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Employers – get ready for important legal changes this April

Employers – get ready for important legal changes this April

The world news may be consumed with COVID-19 at the moment, but there are a number of important employment law changes set to happen this spring.

Here's our list of developments that businesses must be prepared for. All of these take effect on 6 April 2020.

Written statements

All new employees and those with worker status will have the right to a written statement of terms from their first day of employment. This includes details of the full benefit and remuneration package. Currently it's within two months.

Agency workers

Agency workers get the right to pay parity with direct employees once they have undertaken the same role with the same hirer for 12 continuous calendar weeks. The so-called 'Swedish derogation' contracts are abolished.

Holiday pay

The holiday pay reference period increases from 12 weeks to 52 weeks. This means that to calculate a worker's average weekly pay, an employer will need to look back at their record over the previous 52 weeks to calculate when they have worked and when they received pay.

Termination payments

These are likely to become more expensive. This is because employers will now be required to pay national insurance contributions on any part of an ex-gratia termination payment exceeding £30,000.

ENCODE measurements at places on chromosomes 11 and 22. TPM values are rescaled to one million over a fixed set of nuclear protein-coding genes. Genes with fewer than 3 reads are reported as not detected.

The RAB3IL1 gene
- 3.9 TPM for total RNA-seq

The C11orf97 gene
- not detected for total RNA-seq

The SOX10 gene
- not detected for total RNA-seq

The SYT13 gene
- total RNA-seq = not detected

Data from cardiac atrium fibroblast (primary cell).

Bereaved parents

From 6 April 2020, parents who lose a child under the age of 18 will be able to take two weeks' paid bereavement leave. This can be taken in either a single block of two weeks or as two separate weeks at any time in the year after their child's death.

New IR35 tax rules for the private sector postponed

The government has announced that the extension of IR35 to medium and large companies in the private sector is being postponed by a year, to 6 April 2021.

The new IR35 rules aim to make sure that for all contracts entered into, or payments made, the task of determining whether IR35 applies or not falls to the business which pays for the service and not the intermediary through which it's provided.

This means the obligation to account for tax and national insurance switches to the fee payer.

For help and guidance about these areas of the law and how to prepare for the changes, please contact Wards Solicitors' Employment Team, Business Employment Team or Employment Law Specialist Solicitor Julia Beasley directly.

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